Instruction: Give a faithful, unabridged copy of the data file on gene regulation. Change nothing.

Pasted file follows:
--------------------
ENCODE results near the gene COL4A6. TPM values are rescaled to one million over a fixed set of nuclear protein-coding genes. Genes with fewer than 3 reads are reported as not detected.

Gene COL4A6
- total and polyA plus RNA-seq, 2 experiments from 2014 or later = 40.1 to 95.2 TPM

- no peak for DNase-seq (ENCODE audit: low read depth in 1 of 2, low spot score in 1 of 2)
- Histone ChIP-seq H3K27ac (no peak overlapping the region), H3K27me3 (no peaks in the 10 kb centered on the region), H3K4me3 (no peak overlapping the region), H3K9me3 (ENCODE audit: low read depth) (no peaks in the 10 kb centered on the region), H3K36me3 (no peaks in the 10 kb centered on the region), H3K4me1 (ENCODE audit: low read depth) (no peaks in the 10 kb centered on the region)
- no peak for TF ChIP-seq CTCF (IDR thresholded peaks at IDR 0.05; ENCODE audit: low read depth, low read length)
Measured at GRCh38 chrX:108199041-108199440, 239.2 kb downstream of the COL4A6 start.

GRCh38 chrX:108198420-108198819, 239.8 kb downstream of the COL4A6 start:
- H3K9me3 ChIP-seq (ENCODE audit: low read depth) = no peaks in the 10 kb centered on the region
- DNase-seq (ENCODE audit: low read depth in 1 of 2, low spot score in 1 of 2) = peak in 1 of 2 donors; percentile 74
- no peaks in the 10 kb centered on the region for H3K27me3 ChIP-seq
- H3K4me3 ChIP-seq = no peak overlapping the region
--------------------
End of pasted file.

ENCODE results near the gene COL4A6. TPM values are rescaled to one million over a fixed set of nuclear protein-coding genes. Genes with fewer than 3 reads are reported as not detected.

Gene COL4A6
- total and polyA plus RNA-seq, 2 experiments from 2014 or later = 40.1 to 95.2 TPM

- no peak for DNase-seq (ENCODE audit: low read depth in 1 of 2, low spot score in 1 of 2)
- Histone ChIP-seq H3K27ac (no peak overlapping the region), H3K27me3 (no peaks in the 10 kb centered on the region), H3K4me3 (no peak overlapping the region), H3K9me3 (ENCODE audit: low read depth) (no peaks in the 10 kb centered on the region), H3K36me3 (no peaks in the 10 kb centered on the region), H3K4me1 (ENCODE audit: low read depth) (no peaks in the 10 kb centered on the region)
- no peak for TF ChIP-seq CTCF (IDR thresholded peaks at IDR 0.05; ENCODE audit: low read depth, low read length)
Measured at GRCh38 chrX:108199041-108199440, 239.2 kb downstream of the COL4A6 start.

GRCh38 chrX:108198420-108198819, 239.8 kb downstream of the COL4A6 start:
- H3K9me3 ChIP-seq (ENCODE audit: low read depth) = no peaks in the 10 kb centered on the region
- DNase-seq (ENCODE audit: low read depth in 1 of 2, low spot score in 1 of 2) = peak in 1 of 2 donors; percentile 74
- no peaks in the 10 kb centered on the region for H3K27me3 ChIP-seq
- H3K4me3 ChIP-seq = no peak overlapping the region